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My Papa's Waltz

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Miguel J. Merriweather
Phyllis Steward
English 2003- World Literature I
Diagnostic Essay
August 29, 2011 The overall attitude I receive from the poem is that the speaker is having a moment to retrospect to the father. Reliving the times where the father would come home from a bar after a long day’s work to a child, staying up past normal bedtime anticipating his/her father’s return, eager to engage in good nature fun before both retired off to bed. The first stanza demonstrates the excitement the child has for the father. The smell of liquor emitting from the father’s breath, “Could make a small boy dizzy” illustrates how heavily the father indulged himself on alcohol, yet the speaker was not going to let the present opportunity to play or “waltz” go by the wayside stating, “But I hung on like death.” The speaker wanted us obtain a great feel of jubilance once the two started playing.
In the second stanza, we learn that the speaker and the father’s horse playing was so rough that even the mother of the speaker’s expression on her face told a story of discontent, “We romped until the pans slid from the kitchen shelf/ My mother’s countenance could not unfrown itself.” We can conclude that, like every parent, the mother is a bit concerned that the two are playing too rough and has become worried about them either destroying kitchen appliances or themselves. The third stanza begins with a vivid description that could lead one to believe that the father does strenuous labor to provide for the family, “The hand that held my wrist was battered on one knuckle.” This description from the speaker lets us know that it is possible that the father’s work involves the use of his hands. We also receive a reminder of the level of intoxication that the speaker is witnessing of his/her father. The line “At every step you missed”, lead us to believe that he was probably stumbling during the playing of the two. Although we do not get an actual age of the speaker in the poem, we do have an idea however of how old the speaker is. While the father misses the step, the speaker’s right ear scrapes the belt buckle at the same time. The speaker has to be fairly young at age considering that the speaker is at eye level with the father’s waistline. In the final stanza of the poem, the speaker gives us an idea that the playful activity that the two was engaged in is probably coming to an end. Beating time on the speaker’s head could indicate that the father tired himself out with his child and wants to relax. We further get another understanding of specifically what type of work the father does. The palm of the father’s hand being caked hard by dirt can indicate that the father is an industrial laborer. As the poem ends, we get an understanding from the speaker that he/she is reluctant to let this moment in time come to an end by still clinging to the father’s shirt as the speaker is being escorted off to bed. I generally felt that this “waltz” the speaker referred to was no actual dance, but to symbolize horse play. The speaker never conveyed a feel of actual dancing between the two, just wholesome interaction between a father and his child. I would perceive the event as too rough in nature, based on the actions and the state of the father and the dissatisfaction displayed by the mother.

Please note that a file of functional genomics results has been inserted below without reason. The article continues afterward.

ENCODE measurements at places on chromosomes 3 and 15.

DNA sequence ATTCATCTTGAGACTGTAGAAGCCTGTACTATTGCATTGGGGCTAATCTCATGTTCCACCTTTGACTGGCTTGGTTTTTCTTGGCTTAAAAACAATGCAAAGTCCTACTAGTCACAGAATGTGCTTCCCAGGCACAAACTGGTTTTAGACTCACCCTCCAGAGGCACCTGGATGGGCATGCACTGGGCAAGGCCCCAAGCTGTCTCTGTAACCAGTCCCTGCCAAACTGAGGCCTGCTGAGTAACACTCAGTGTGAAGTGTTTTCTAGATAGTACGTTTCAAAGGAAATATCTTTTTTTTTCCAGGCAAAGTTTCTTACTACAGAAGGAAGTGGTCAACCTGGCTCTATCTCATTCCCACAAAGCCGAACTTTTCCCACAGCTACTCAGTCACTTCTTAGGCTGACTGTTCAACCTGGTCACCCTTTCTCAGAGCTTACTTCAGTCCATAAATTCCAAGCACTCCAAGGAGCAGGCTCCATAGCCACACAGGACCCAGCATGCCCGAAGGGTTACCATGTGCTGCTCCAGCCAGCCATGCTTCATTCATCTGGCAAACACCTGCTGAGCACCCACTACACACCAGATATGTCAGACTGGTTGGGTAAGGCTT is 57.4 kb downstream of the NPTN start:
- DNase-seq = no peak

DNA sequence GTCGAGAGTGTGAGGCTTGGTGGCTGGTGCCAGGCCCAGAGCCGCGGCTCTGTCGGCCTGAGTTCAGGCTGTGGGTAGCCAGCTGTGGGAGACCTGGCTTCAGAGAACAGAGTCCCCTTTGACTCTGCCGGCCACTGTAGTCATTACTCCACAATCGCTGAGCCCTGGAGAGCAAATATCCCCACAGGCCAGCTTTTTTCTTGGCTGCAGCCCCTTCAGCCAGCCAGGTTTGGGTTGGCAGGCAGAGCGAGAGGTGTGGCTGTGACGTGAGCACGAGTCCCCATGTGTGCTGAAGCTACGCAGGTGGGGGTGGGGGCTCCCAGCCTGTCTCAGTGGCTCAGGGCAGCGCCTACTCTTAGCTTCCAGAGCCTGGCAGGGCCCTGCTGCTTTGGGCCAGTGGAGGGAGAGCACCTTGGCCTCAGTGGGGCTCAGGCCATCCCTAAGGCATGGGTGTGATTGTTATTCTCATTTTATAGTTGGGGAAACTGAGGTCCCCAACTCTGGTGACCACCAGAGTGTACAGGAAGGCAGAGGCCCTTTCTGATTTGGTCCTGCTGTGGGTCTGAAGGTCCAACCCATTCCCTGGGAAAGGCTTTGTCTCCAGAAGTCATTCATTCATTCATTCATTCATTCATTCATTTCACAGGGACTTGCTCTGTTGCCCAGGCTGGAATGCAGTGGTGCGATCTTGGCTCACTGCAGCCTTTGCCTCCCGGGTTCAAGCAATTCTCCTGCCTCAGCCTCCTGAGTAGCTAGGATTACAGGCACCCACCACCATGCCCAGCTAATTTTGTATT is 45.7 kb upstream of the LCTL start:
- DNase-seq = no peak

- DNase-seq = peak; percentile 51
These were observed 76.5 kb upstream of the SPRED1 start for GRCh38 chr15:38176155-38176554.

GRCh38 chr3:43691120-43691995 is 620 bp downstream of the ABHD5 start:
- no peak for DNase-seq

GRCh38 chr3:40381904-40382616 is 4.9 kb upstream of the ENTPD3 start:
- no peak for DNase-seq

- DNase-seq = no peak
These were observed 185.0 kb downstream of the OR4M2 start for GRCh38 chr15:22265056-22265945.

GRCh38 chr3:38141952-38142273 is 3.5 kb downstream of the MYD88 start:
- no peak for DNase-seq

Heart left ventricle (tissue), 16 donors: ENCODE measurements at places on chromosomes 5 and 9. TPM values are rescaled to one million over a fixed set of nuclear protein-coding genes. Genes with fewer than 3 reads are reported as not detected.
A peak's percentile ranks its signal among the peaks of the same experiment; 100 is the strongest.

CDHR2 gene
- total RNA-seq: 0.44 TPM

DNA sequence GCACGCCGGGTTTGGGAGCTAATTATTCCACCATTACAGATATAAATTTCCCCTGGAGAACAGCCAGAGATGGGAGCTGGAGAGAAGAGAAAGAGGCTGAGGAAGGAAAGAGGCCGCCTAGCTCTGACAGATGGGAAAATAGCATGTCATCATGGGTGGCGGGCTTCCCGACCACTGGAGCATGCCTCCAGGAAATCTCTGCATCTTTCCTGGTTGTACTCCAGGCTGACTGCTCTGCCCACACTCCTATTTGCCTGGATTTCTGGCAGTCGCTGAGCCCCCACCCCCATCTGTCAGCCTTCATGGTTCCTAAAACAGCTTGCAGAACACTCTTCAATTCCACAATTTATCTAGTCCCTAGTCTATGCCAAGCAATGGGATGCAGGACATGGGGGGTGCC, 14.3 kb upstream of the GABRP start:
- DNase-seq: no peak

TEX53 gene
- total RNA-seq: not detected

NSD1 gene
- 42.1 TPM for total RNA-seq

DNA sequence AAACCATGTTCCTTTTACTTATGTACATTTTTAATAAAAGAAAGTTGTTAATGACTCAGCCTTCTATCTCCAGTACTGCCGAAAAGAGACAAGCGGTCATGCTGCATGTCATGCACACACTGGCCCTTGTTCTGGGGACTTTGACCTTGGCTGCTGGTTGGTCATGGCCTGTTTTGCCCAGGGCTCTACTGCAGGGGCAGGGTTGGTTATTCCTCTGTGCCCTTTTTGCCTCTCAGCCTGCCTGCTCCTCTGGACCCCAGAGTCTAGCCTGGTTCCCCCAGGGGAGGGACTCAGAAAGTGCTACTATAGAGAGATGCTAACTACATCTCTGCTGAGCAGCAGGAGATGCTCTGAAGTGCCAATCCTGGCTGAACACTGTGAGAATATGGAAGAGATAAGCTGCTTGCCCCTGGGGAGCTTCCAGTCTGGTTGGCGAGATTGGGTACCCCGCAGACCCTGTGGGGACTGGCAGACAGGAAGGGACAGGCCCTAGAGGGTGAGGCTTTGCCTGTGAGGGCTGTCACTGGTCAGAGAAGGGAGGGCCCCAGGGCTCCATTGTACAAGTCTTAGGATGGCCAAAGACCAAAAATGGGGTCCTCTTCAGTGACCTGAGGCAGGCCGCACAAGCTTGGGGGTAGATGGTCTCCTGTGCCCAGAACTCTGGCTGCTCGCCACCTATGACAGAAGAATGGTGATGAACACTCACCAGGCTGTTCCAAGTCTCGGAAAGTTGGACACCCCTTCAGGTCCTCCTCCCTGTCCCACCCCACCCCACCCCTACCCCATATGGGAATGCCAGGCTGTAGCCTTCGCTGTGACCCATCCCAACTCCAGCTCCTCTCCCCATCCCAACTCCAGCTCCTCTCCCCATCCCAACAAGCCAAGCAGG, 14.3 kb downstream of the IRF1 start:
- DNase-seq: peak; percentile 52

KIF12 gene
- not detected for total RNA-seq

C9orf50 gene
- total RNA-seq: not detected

Works Cited
Roethke, Theodore. "My Papa 's Waltz." Lives through Literature. Ed. Helane L. Keating and Walter Levy. 3rd ed. Upper Saddle River: Prentice Hall, 2001. 102. Print.

Cited: Roethke, Theodore. "My Papa 's Waltz." Lives through Literature. Ed. Helane L. Keating and Walter Levy. 3rd ed. Upper Saddle River: Prentice Hall, 2001. 102. Print.

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